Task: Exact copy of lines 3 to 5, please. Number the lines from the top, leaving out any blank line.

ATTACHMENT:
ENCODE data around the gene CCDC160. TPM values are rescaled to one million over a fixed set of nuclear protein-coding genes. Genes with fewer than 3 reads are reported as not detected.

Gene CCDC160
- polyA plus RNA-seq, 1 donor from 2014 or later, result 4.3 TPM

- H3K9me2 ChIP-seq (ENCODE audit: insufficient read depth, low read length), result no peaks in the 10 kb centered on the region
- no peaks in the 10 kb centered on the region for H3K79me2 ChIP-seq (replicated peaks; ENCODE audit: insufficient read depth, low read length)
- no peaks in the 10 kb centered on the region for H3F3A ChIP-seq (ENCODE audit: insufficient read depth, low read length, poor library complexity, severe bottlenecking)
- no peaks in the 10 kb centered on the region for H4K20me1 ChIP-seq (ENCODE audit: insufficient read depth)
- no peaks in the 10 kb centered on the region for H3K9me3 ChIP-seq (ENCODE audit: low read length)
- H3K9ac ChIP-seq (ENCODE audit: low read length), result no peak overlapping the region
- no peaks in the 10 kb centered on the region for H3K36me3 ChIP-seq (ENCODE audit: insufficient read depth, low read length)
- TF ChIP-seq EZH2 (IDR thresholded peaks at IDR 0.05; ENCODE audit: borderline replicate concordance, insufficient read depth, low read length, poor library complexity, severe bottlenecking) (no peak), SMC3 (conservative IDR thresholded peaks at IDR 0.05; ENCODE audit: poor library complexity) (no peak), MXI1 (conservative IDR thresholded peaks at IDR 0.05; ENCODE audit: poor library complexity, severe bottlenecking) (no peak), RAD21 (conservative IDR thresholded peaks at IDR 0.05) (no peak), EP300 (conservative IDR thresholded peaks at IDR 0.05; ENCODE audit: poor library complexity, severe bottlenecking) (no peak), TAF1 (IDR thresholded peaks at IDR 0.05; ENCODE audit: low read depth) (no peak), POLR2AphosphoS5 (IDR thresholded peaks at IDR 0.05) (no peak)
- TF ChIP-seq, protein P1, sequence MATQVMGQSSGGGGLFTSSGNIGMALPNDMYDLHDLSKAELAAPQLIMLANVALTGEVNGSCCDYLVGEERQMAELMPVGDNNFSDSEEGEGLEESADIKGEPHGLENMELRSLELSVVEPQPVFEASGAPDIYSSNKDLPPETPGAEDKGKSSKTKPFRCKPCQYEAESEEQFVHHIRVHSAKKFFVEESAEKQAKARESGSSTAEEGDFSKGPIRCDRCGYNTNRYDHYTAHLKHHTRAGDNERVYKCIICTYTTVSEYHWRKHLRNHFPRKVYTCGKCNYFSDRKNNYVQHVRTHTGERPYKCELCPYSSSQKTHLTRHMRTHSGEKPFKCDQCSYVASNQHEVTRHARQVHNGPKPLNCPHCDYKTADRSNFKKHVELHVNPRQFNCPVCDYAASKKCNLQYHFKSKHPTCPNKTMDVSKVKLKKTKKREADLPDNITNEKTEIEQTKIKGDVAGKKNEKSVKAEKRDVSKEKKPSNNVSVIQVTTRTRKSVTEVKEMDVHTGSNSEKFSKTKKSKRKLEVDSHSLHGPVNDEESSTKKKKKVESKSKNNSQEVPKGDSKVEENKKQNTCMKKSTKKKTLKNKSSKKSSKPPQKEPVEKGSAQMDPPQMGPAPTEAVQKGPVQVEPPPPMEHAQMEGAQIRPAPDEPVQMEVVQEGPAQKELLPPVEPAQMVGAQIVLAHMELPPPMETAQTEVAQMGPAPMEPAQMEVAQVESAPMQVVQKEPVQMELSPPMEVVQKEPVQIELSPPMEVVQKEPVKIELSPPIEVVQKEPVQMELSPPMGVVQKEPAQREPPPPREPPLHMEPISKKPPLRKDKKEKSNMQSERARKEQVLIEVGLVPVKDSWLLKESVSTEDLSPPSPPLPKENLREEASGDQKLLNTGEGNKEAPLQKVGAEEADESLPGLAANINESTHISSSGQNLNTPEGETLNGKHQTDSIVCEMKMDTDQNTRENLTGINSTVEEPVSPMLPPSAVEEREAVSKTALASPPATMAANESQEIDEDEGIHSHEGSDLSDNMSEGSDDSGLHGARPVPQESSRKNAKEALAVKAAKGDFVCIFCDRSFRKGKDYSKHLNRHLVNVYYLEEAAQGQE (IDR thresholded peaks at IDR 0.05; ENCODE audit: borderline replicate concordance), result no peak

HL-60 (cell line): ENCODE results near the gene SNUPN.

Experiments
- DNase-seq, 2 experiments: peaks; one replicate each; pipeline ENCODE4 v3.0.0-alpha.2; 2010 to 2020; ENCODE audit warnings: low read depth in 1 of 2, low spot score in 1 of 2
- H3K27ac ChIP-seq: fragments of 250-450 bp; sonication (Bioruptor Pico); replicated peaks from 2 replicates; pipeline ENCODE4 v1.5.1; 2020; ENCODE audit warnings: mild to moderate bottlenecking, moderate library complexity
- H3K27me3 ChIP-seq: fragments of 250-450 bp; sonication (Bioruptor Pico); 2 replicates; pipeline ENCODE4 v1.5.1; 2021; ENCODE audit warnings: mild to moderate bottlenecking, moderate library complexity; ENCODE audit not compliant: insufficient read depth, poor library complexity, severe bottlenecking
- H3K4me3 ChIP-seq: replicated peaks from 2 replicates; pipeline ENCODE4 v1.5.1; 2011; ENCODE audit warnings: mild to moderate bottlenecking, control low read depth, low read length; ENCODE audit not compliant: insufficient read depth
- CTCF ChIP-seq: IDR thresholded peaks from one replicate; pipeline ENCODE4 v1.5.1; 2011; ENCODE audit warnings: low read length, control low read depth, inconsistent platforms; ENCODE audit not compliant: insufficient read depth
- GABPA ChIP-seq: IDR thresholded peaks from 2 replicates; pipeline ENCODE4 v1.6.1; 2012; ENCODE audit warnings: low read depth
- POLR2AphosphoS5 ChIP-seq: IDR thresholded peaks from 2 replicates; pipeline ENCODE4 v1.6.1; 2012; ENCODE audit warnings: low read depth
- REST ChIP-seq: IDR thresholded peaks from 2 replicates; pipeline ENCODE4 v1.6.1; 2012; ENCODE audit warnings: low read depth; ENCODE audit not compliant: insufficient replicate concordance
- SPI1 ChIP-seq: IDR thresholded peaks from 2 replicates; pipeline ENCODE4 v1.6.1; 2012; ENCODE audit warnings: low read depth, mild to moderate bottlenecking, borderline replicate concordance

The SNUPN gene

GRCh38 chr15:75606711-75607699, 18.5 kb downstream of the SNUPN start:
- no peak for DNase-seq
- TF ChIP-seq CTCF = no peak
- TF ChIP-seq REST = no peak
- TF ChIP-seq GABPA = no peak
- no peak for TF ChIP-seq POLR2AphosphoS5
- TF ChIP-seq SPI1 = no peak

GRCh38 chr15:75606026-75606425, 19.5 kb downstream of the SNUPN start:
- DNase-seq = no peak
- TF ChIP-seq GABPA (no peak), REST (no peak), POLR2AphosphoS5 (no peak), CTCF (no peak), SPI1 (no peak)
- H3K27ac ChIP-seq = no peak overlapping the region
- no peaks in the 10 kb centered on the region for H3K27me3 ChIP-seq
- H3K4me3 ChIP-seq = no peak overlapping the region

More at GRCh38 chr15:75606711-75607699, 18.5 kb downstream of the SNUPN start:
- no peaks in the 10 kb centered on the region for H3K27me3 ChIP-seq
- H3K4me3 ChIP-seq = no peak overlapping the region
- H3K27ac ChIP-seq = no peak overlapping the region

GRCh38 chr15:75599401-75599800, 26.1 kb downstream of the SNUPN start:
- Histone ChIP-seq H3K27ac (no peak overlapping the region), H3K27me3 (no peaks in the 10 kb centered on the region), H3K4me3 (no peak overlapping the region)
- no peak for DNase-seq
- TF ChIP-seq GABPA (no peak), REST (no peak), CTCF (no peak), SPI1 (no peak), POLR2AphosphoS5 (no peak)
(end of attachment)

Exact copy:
- polyA plus RNA-seq, 1 donor from 2014 or later, result 4.3 TPM

- H3K9me2 ChIP-seq (ENCODE audit: insufficient read depth, low read length), result no peaks in the 10 kb centered on the region
- no peaks in the 10 kb centered on the region for H3K79me2 ChIP-seq (replicated peaks; ENCODE audit: insufficient read depth, low read length)